Many attorneys who will handle litigation and obtain a judgment for you are not familiar with how to collect that judgment, and will refer you to a debtor-creditor attorney with expertise at collection.

If your attorney who obtained the judgment doesn’t make a referral, you have found a judgment collection attorney here, by reading this post.  I have significant experience in judgment collection, and stand ready to help you collect your judgment.

   Whether you have obtained a judgment in small claims court without an attorney, or your attorney has had a judgment rendered in your favor by the Civil or Supreme Courts in New York City, or the District and Supreme Courts in Nassau or Suffolk counties, immediate steps must be taken even before the collection process begins.

Once you have hired your attorney experienced at judgment enforcement, he or she will first obtain what is known as a transcript of judgment from the court that rendered judgment, for filing in the office of the clerk of that county where the judgment was obtained.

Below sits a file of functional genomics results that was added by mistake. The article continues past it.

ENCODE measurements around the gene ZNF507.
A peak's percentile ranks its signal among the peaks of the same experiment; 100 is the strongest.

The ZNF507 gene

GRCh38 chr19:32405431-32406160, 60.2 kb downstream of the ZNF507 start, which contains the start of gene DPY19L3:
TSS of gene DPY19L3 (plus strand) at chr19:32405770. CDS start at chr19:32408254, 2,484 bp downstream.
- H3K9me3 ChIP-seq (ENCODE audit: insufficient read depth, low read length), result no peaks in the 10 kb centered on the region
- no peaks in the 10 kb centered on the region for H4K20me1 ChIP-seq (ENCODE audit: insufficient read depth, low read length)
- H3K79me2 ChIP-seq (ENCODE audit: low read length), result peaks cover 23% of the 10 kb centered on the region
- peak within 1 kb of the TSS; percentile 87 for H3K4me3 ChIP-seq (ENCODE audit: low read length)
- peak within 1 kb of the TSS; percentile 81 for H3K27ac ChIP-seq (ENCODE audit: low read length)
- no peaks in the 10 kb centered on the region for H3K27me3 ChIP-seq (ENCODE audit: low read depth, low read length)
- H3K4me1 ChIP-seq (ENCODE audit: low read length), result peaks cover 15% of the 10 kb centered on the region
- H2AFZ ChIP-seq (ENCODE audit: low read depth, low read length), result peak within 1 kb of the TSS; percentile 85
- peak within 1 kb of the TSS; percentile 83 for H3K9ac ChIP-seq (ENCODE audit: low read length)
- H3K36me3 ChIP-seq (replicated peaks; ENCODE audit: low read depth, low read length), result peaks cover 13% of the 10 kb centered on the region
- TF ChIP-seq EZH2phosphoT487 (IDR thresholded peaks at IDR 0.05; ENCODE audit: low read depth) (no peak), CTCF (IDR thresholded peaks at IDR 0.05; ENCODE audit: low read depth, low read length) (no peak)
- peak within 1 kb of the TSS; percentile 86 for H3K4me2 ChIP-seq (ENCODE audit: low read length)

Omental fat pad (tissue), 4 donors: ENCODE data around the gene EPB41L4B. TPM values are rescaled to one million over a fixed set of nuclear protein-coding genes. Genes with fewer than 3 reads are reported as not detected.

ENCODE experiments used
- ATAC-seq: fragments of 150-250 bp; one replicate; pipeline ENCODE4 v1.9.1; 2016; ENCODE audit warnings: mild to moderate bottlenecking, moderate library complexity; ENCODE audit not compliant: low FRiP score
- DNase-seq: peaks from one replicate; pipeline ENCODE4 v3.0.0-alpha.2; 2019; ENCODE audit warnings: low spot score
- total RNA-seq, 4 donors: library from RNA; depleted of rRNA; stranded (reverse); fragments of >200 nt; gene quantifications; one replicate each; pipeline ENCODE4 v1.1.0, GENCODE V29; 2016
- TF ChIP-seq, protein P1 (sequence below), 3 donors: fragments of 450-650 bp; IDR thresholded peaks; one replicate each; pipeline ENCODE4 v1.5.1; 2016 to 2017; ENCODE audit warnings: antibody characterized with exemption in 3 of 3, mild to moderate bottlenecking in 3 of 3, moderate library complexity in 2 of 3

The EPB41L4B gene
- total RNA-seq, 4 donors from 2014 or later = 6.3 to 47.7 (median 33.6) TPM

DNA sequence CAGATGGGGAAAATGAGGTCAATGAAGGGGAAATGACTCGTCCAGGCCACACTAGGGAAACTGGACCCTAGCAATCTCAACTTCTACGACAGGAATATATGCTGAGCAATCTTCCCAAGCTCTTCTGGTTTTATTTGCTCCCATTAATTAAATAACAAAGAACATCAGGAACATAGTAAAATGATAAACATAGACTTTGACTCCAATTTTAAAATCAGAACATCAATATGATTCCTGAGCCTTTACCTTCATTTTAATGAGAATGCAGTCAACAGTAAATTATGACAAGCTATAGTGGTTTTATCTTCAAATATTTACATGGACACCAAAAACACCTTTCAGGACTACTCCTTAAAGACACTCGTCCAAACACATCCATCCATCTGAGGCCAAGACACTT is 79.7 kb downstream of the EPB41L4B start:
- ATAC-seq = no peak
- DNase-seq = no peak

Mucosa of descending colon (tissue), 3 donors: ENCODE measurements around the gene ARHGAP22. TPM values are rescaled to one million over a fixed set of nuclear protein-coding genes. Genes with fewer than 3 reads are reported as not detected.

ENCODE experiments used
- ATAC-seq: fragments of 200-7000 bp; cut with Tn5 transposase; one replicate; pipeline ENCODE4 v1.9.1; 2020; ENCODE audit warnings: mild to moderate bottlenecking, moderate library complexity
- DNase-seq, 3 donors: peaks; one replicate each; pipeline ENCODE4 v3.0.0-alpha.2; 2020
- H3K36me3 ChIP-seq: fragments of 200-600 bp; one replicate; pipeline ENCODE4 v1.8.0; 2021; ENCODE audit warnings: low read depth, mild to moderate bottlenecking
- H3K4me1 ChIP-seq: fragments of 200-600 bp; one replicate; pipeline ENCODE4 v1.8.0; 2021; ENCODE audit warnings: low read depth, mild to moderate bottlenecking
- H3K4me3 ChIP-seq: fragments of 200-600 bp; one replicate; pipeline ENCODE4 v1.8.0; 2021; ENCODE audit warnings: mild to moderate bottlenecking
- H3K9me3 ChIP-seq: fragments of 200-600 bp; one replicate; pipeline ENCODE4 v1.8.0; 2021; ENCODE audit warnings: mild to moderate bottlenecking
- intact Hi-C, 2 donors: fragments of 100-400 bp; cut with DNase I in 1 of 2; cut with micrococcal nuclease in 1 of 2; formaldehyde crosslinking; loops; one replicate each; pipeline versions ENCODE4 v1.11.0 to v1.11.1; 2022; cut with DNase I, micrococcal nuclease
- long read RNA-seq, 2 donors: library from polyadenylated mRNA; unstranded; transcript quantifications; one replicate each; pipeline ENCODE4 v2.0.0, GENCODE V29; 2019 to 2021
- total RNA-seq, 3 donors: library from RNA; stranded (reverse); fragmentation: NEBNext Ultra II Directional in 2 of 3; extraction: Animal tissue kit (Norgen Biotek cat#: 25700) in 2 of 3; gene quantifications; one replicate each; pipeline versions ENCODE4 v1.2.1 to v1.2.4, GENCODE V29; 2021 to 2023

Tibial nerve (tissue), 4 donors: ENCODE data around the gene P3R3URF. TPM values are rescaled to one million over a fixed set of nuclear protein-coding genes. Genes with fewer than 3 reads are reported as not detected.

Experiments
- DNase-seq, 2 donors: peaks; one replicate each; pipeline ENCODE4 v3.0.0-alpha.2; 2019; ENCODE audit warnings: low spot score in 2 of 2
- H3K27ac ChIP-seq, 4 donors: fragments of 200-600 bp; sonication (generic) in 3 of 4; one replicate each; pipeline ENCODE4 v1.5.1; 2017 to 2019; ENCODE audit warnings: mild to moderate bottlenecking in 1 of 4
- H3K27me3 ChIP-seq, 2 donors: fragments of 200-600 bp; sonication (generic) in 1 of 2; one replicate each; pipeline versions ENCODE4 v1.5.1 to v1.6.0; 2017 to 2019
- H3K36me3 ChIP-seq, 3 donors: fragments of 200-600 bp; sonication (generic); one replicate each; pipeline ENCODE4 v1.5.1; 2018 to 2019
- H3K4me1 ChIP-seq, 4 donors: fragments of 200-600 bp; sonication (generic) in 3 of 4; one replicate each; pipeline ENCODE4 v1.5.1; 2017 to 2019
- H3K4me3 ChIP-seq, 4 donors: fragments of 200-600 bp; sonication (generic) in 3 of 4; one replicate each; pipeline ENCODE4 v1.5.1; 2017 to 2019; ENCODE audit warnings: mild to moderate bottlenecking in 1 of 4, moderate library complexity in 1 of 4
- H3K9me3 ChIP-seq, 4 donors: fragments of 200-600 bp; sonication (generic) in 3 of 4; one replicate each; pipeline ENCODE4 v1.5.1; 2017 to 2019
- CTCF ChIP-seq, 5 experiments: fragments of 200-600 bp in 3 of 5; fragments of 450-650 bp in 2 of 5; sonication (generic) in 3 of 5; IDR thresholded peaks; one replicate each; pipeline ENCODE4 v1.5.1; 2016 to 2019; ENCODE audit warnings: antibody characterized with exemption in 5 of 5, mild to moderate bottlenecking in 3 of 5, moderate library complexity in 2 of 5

Once the judgment is entered in the County Clerk’s office, collection efforts may begin.

There are types of property that are subject to collection of a judgment; in other words that may be seized, sold and the proceeds used to enforce the money judgment obtained, and there are certain types of property that are exempt from enforcement.  They are not allowed to be touched.

Your judgment collection attorney will know what is allowed and what isn’t.  

If you attempt to collect your own judgment without an attorney, there are risks to you, and making the wrong move against what is legally a debtor’s exempt property can find you being sued by the debtor, and him obtaining a judgment against you.

What are some of the types of property that can be used to enforce your judgment?

First of all, the mere filing of the judgment in a county with the office of the County Clerk creates a lien on any real estate the judgment debtor has in that county.  If the debtor owns real property in another county, it is merely a matter of filing a transcript of judgment with that county, and then any property there will be subject to a judgment lien.

This often comes up when someone wishes to sell or refinance their real property.  A title report is ordered, and it comes back with a listing of the liens against the property, including your judgment lien.  Without satisfying those liens (including yours) first, the debtor will not be able to sell or refinance his property.